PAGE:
I understood and respected their motivation to shield their daughter from the potential future pain of having her Jewishness questionedâŚof being told by others that because her mother wasnât Jewish, she wasnât Jewish, even though sheâd been living as a Jew her entire life and had always identified as a Jew. My own daughter, simply because she was born to a Jewish mother, will never have to endure such painful questioning of her identity by others; why should Nancy and Drew have to worry that their daughter would have to deal with such questioning?
But still, I felt that by embracing Nancy and Drewâs âsolutionâ to âconvertâ a child that I would already consider Jewish, I wouldnât be holding true to my belief in the legitimacy of âpatrilineal descent.â And so while I acknowledged the benefits of the couple âconvertingâ their daughter while she was still a baby, I also expressed my concerns.
Whether Nancy or Drew will take their daughter to a mikveh for conversion while she is still a baby is their decision to make, and I will honor whatever decision they come to. But it saddens me that they have to make such a decision: choosing between their own liberal Jewish beliefs and the desire for their daughter to be recognized as a Jew by the larger Jewish community.
What would you do in Nancy and Drewâs situation? Would you take your child to the mikveh? What if the child were adopted and neither of the biological parents were Jewish?
Thanks to various Jewish ad campaigns and informational events, I know the big, scary Jewish genetics statistic: One in four Ashkenazi Jews is a carrier for at least one of the 19 preventable genetic diseases. But when Dr. Jodi Hoffman of Tufts Medical Center informed me that, âa big misconception is that interfaith couples are not at risk for having children affected with Jewish genetic diseases and therefore do not need to get screened before starting a family,â it was news to me. Unlike my colleague Wendy Armon who wrote an informative article on the subject last year, I had no idea, nor did many of my friends.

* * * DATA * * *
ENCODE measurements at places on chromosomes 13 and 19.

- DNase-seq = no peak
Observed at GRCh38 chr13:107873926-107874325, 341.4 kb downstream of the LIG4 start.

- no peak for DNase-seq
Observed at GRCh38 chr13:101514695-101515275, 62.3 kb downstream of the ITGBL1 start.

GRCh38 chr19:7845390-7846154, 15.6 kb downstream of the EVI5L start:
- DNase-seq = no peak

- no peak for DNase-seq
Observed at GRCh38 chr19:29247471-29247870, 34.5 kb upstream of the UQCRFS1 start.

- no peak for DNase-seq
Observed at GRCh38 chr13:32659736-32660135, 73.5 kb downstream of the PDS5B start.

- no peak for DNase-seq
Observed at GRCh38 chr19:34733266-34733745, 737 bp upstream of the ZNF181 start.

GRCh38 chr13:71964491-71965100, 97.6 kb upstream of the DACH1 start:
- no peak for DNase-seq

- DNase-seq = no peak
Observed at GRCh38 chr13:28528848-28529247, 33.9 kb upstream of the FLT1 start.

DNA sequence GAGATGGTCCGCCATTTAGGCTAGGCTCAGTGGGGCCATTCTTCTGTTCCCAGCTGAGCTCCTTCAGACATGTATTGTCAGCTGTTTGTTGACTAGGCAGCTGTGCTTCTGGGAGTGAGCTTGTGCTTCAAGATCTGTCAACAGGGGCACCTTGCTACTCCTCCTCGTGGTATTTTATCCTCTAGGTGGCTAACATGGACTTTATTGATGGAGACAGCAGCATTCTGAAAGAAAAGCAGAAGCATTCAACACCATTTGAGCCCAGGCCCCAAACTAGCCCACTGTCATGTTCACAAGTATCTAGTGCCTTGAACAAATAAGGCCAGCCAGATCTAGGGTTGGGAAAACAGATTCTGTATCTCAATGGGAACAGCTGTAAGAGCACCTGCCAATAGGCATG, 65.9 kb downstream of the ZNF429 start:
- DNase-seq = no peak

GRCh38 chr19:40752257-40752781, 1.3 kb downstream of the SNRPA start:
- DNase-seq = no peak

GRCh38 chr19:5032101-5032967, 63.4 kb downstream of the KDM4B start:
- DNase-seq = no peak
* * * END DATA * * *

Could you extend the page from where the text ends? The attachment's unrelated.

Who knew interfaith and interracial couples are not exempt from the need to test for Jewish genetic diseases? (Besides Wendy and Dr. Hoffman, that is.)
Particularly in light of this pervasive ignorance, renowned geneticist and pediatrician Dr. Hoffman has dedicated years to doing outreach to Jewish and interfaith families, working to dispel misconceptions like the one I had. Nationally recognized for her expertise in screening for Jewish genetic diseases, she is currently the Director of the Victor Outreach and Screening Program for Ashkenazi Jews at Tufts Medical Center in Boston. One of U.S. News & World Reportâs “Top Doctors” in 2012, Dr. Hoffman is determined to reach as many people as she possibly can.
Shortly after I connected with Dr. Hoffman, Elizabeth Freid Vocke, one of our regular contributors on InterfaithFamily, wrote about the scare her interfaith family endured prior to the birth of their daughter Mirabelle. I asked Dr. Hoffman for her thoughts on Vockeâs article.
In light of common misinformation about proper genetic testing, is the article accurate? Is there anything you believe is particularly important to highlight?
Yes, it is definitely relevant. I think the key points to emphasize are:
What recommendations would you give to interfaith couples?
Get screened and update your screening. A simple blood test will tell you if you are a carrier. There are 3 ways to get screened:Â 1) Contact your physician or OB/GYN. 2) Schedule an appointment at the Victor Outreach and Screening Program Clinic at Tufts Medical Center. CallÂ (617) 636-7721Â to make an appointment. 3) Attend a Victor Center community screening. You can find an upcoming screening and more information atÂ victorcenters.org/.